To see just how much things have changed in the last ten years, it is very interesting to look at the 50 year period 1963 to 2012 (inclusive), when the average annual EMT was -21.1, ( Zone 4b). But again, the last ten years pull the average, so if you look at the 30 year period 1963 to 1992, you get a better historical picture, with an average annual EMT of -23.4 degrees. What jumps out at you, as you look back at the 1960s and 1970s, is just how much colder it was back then. For example, there was a period in 1970, between January 17th and January 21st when it didn’t go above zero for 4 ½ days, with a low temperature of -34 and a high of -3. Now that was a zone 4 winter! Another thing that jumps out at you is how many -20 degree days occurred in December and February, during those decades. This is something we haven’t seen in several years. Here is a graph of that 50 year period. Notice the upward slope of the graph, right out of Zone 4 into Zone 5. And, If you follow the statistically valid trend line, it takes us into Zone 6 within ten years.
How This Affects Northern Gardeners
First, we need to remember that we are still in Minnesota and it can get pretty cold for a few days in January, even though the EMT averages indicate that the Twin Cities are now on the northern edge of Zone 5. Note on the chart above that the temperature dropped to -21 in 2009 (one degree lower than Zone 5), but it didn’t stay that way for long, like it would have 30 years ago.
Probably the most important message to take away from this discussion is that, unless you live well outside the Twin Cities area, the “Minnesota Tip” method of winter protection amounts to a lot of unnecessary, back-breaking work. The tenderest of hybrid tea roses, planted with their bud unions below the ground surface, should survive very nicely in the Twin Cities, with some mounding and a cylinder of leaves or a leaf bag, with its bottom opened, pushed down over the cut-back and tied-up plants. These are tried and true methods of winter protection in Zone 5, Chicagoland (which is now, by the way, in Zone 6). For roses that are a bit hardier, such as the Bucks, a three-inch layer of wood mulch should be sufficient. My favorite Buck rose, "Earth Song", is rated Zone 5 hardy, and I have experimented successfully with just wood- mulching and natural snow cover over the last few years. The plants die back to the snow cover or the mulch, but grow aggressively, as soon as they are pruned and fertilized in the spring. If I want to save more of the canes, I push a leaf bag over certain plants.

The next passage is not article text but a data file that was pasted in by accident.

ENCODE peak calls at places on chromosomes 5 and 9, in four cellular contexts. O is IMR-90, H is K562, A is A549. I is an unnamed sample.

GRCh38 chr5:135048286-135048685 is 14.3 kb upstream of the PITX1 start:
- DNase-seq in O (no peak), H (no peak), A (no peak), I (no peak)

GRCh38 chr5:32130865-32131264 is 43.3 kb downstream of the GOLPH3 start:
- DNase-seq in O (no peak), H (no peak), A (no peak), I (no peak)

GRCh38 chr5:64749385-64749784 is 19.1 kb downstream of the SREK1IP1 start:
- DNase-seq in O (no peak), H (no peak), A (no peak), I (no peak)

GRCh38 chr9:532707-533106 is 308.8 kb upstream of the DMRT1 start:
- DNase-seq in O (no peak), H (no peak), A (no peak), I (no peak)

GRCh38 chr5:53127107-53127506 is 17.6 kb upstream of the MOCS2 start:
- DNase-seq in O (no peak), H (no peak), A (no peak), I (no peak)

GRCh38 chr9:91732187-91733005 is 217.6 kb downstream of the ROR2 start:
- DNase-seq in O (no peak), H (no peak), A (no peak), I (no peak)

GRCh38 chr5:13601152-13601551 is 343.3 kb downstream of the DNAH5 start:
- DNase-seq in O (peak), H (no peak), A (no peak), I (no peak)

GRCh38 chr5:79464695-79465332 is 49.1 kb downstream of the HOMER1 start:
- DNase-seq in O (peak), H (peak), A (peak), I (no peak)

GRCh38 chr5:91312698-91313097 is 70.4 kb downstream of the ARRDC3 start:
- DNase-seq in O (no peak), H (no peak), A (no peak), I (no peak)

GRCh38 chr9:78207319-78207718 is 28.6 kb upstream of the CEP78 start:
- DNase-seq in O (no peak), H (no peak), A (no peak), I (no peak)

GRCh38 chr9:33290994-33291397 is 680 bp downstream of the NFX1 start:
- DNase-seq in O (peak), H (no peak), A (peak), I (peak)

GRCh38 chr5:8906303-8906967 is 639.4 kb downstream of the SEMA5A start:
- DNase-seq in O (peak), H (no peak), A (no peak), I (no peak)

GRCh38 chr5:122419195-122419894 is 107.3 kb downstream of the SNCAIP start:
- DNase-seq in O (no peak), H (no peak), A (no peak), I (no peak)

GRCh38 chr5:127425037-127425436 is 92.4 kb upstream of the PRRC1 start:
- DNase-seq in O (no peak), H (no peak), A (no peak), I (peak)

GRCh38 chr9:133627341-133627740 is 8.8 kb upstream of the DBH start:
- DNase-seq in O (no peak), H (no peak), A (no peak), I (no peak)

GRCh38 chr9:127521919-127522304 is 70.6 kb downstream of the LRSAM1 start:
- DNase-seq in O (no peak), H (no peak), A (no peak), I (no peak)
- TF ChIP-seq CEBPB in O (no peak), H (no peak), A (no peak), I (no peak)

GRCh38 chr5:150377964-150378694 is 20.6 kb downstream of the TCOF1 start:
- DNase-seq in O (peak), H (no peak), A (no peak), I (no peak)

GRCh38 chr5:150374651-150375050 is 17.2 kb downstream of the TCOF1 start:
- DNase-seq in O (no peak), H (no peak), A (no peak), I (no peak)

While the long-term implications of global warming are ominous, the short-term benefits for Northern Gardeners are obvious. In addition to less-rigorous winter protection for our roses, and the resulting lighter workload, we can also look forward to planting a greater variety of perennials and trees in the future. And, let’s face it, walking around and playing outside in the winter months has gotten a lot more pleasant than those years when it didn’t get above zero for days on end. Enjoy it!